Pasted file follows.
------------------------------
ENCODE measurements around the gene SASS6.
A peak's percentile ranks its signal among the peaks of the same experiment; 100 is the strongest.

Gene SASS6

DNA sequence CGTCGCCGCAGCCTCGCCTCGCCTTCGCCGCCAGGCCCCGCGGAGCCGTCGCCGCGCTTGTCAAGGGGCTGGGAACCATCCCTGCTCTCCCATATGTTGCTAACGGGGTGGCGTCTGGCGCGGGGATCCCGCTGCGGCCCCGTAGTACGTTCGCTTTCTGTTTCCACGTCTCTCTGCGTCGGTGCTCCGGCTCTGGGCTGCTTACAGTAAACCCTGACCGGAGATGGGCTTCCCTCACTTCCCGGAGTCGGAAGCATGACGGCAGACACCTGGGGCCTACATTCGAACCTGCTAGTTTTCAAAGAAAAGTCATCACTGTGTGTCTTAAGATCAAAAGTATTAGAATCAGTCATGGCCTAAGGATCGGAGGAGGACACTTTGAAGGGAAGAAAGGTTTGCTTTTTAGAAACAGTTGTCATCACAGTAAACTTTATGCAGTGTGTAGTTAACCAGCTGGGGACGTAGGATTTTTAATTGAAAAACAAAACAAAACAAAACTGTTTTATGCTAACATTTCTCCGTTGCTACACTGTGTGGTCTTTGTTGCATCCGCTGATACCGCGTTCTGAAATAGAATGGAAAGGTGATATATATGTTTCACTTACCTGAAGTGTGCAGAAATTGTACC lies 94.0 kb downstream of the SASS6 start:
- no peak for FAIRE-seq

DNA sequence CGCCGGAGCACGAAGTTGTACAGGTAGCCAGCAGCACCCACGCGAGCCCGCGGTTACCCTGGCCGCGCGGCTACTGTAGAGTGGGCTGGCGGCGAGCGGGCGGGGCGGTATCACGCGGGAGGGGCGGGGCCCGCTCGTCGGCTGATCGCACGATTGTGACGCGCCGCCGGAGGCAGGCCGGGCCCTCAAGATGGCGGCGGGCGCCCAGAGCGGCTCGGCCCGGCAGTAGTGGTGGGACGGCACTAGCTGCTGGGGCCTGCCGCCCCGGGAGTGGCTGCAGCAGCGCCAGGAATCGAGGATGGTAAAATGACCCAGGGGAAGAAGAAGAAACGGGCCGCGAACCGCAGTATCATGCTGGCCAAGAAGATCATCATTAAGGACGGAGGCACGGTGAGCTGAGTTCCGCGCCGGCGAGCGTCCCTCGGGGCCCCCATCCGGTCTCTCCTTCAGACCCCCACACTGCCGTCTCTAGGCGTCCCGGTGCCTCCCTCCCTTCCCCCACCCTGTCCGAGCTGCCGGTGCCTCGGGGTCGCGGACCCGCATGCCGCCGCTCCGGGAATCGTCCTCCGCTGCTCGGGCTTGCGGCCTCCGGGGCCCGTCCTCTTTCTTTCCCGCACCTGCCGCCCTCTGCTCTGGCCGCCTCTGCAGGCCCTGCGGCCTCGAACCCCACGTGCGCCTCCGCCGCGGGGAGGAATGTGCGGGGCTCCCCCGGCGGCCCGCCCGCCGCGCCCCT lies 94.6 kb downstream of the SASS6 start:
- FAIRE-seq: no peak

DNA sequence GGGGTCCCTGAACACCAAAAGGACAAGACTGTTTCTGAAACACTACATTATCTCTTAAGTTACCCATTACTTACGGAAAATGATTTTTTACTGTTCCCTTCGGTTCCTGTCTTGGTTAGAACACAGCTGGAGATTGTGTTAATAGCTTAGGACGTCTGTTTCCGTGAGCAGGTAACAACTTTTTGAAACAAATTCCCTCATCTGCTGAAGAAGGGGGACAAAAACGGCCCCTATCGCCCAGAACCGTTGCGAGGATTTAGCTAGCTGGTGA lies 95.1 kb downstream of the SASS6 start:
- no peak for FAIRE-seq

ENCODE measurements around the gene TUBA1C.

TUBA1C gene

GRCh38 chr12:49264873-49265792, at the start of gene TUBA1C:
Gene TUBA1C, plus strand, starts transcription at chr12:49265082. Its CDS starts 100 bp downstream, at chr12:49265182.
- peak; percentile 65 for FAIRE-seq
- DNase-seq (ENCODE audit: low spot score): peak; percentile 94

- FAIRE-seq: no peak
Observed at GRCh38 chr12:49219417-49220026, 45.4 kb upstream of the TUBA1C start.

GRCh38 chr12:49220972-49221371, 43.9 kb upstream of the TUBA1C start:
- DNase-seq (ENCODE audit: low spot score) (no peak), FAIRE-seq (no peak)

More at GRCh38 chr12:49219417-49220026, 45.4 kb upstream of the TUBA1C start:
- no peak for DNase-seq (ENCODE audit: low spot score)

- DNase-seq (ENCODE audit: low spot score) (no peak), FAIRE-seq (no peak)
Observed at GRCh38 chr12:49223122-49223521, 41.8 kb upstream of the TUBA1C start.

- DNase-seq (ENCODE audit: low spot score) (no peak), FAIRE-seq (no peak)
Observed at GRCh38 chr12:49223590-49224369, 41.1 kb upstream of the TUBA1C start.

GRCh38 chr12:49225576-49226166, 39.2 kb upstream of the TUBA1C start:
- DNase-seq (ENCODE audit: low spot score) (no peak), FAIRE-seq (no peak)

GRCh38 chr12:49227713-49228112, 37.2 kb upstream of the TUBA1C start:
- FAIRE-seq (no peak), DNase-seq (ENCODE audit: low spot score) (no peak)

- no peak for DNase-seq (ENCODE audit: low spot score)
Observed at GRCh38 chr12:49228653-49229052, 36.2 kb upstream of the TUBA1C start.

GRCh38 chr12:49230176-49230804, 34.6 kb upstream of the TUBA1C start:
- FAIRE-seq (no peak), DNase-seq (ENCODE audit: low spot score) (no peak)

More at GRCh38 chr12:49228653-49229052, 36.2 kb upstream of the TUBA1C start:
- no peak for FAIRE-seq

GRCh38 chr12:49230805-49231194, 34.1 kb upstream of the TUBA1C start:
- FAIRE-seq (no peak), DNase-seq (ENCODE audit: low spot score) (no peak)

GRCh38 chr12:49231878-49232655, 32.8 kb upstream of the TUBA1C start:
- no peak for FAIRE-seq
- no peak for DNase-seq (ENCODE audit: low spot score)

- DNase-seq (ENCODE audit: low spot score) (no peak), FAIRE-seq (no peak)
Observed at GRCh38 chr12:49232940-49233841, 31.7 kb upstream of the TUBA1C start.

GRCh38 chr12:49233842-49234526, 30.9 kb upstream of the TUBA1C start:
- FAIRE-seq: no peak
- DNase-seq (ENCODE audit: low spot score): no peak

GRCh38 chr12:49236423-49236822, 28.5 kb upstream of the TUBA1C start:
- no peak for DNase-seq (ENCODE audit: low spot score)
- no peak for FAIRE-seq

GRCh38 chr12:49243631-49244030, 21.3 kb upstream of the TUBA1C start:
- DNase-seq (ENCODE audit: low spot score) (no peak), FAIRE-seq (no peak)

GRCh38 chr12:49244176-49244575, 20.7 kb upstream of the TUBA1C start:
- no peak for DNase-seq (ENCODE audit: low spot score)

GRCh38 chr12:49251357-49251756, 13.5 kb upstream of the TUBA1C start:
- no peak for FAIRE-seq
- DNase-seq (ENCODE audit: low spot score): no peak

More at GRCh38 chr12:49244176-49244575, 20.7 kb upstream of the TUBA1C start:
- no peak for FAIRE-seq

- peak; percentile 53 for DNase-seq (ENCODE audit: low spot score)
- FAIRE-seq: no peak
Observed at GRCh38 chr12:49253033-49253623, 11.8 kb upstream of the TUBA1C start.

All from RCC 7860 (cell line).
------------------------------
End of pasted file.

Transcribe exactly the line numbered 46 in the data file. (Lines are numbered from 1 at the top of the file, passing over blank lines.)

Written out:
GRCh38 chr12:49236423-49236822, 28.5 kb upstream of the TUBA1C start: